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A Grammatical Dictionary of Botanical Latin

 
Tuft, a small cluster of elongated flexible outgrowth or parts attached or close together at the base and free at the opposite ends, as a small bunch of body hairs, a growing bunch of grass, leaves; a collection of small things in a knot or bunch, implying a dense rounded mass (WIII): caespes,-itis (s.m.III), abl.sg. caespite, nom. & acc. pl. caespites, dat. & abl. pl. caespitibus 'a turf, sod, as cut out, a clump, group of plants; a grassy field, turf'; cirrus,-i (s.m.II), abl. sg. cirro; cirrhus,-i (s.m.II), abl. sg. cirrho, although in botany referring to a tendril, classically it indicated a curl, lock of hair, ringlet, filaments of plants similar to tufts of hair; tuft of feathers on birds, as a crest (Lewis & Short); coma,-ae (s.f.I), ‘coma, tuft, group of capillate trichomes, i.e. hair-tuft on some seeds, as in Asclepiadaceae, tuft of leaves at top of an inflorescence, stem or trunk, leafy crown of a palm or other tree;’ crista,-ae (s.f.I), crest, terminal tuft; crest of feathers; floccus,-i (s.m.II), abl. sg. flocco, ‘a lock or flock of hairs, wool;’ torulus,-i (s.m.II), abl. sg. torulo (dim. of torus), ‘a tuft, a little elevation, hence, a tuft of hair; cf. fasciculus,-i (s.m.II), abl. sg. fasciculo; see coma, cluster, cushion; see crest (as of feathers); see panicle, rosula cf. crinis,-is (s.m.III), abl. sg. crine, ‘the hair, especially of the head;’ see stuppa,-ae (s.f.I); see brush;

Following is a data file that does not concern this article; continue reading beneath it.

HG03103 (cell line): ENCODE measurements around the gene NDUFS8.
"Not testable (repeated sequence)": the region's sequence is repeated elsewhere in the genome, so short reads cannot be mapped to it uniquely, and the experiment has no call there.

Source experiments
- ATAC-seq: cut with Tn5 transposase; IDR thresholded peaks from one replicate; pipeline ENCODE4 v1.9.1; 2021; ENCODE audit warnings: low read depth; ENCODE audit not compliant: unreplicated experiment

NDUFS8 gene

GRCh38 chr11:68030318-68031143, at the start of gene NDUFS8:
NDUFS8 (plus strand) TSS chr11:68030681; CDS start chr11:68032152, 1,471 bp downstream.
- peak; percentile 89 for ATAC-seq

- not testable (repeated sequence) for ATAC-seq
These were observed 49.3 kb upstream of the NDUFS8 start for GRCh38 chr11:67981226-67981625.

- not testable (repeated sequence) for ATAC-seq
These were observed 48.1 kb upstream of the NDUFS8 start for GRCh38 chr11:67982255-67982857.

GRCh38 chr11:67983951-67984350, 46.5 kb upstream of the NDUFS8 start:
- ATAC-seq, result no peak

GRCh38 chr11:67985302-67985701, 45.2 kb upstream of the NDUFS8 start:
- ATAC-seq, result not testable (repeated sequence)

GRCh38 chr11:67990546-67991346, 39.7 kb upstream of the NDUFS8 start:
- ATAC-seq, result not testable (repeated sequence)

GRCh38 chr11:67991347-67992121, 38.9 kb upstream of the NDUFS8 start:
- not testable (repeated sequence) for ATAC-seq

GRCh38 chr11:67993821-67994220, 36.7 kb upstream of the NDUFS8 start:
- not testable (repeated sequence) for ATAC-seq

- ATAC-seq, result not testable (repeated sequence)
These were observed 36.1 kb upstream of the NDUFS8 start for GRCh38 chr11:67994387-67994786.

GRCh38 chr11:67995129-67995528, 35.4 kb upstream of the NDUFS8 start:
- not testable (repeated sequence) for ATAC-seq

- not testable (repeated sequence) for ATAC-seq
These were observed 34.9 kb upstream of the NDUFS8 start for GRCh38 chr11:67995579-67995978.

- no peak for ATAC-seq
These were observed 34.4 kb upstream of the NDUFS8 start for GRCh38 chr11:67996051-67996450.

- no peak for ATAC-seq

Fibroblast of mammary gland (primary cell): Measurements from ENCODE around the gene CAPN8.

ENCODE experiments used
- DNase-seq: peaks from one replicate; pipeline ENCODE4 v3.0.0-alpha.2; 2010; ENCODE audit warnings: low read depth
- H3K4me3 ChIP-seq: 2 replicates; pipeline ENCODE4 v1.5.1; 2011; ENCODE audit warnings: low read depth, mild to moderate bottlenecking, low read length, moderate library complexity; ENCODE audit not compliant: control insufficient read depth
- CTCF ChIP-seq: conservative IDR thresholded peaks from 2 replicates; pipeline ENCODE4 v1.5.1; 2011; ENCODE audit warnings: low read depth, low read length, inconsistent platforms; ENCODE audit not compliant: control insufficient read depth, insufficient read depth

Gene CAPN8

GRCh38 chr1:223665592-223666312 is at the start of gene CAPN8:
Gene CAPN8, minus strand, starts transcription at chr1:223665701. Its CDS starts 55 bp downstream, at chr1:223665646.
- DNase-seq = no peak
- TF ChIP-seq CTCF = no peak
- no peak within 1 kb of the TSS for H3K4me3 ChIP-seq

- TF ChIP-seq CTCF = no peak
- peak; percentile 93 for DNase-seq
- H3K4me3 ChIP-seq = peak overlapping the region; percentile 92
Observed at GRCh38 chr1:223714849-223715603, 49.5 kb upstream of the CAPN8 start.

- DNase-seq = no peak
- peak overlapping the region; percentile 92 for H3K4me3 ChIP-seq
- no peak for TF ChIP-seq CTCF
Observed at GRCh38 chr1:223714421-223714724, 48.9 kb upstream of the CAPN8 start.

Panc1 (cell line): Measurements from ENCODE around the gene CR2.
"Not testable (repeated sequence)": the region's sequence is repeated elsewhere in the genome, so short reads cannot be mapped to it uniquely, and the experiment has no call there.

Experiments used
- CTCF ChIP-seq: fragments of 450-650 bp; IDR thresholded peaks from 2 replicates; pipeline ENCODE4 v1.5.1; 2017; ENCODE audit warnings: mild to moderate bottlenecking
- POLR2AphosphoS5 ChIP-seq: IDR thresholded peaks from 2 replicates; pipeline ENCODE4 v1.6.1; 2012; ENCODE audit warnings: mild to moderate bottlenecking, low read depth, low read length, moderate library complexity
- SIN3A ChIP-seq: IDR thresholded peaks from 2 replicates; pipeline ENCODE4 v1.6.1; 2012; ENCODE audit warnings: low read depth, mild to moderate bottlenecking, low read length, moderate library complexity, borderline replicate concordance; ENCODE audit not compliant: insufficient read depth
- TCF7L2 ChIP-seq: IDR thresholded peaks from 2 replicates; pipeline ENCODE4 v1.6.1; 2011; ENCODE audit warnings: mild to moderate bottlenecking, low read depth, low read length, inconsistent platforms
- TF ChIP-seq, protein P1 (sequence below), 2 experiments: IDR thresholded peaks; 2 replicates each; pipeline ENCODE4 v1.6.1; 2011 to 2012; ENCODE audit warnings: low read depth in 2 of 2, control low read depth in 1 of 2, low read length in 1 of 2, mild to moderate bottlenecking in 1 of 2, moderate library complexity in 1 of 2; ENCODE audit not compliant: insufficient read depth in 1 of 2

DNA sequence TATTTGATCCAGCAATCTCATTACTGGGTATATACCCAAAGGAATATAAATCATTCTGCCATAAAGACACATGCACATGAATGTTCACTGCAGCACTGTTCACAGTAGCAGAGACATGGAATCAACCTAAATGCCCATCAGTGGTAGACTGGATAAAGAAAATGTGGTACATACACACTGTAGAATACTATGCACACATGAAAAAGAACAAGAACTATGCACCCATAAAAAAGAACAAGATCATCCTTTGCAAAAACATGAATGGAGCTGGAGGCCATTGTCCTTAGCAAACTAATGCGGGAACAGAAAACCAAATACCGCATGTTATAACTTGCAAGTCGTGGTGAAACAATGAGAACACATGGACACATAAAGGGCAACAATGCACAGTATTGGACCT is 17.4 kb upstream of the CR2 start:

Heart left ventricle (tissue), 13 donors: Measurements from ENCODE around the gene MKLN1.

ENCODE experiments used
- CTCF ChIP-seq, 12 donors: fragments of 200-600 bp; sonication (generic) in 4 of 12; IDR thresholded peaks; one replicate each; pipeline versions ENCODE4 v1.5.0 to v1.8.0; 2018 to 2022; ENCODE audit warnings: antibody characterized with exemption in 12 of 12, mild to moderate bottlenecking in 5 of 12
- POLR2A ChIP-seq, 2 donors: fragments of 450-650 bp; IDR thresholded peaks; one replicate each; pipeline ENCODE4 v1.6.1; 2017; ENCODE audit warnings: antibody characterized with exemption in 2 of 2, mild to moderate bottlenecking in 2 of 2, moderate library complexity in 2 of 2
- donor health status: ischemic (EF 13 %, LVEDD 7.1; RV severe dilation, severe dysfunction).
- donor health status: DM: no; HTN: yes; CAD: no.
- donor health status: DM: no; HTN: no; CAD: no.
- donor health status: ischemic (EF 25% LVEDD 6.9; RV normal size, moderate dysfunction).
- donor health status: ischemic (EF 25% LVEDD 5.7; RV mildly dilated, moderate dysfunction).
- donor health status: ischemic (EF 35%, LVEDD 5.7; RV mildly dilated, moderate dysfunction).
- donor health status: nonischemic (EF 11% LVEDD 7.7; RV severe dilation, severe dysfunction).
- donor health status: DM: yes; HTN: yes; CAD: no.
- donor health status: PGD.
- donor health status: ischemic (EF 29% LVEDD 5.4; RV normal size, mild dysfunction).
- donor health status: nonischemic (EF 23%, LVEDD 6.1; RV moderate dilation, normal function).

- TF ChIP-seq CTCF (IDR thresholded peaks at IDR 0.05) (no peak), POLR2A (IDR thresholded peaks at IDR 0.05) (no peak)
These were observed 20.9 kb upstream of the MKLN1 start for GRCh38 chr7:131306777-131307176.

- caespes fasciculatus, fasciculated tufts.

- [fungi] pileus exacte cretaceus, squamulis seu flocculis mollibus pilosis veluti gossypinis aequaliter obsitus — ”tufted with cottony hairs " ait Witheruig (S&A), the pileus strictly chalk-white, with squamules or pilose soft flocks [i.e. tufts] as if cottony evenly beset - “tufted with cottony hairs” says Withering.

Floccus,-i (s.m.II), abl. sg. flocco: a lock or flock of hairs; (in plural: flocci) “cotton-like groups or tufts” (Ainsworth & Bisby).

floccosus,-a,-um (adj.A): floccose, flocculent, “covered with close hairs, which fall away in little tufts” (Lindley); “full of flocks or tufts of wool or soft hairs; clothed with locks or flocks of soft hair or wool” (Fernald 1950).

Penicillum,-i (s.n.II), abl.sg. penicillo: brush-like tuft of hairs; see penicillum.

Stupa,-ae (s.f.I), but as adjj. stuppeus, stuposus] “tow. A tuft of long hairs” (Lindley); see stuppa,-ae (s.f.I).

little tuft or crest: cristula,-ae (s.f.I), abl. sg. cristula.

 

A work in progress, presently with preliminary A through R, and S, and with S (in part) through Z essentially completed.
Copyright © P. M. Eckel 2010-2017

 
 
 
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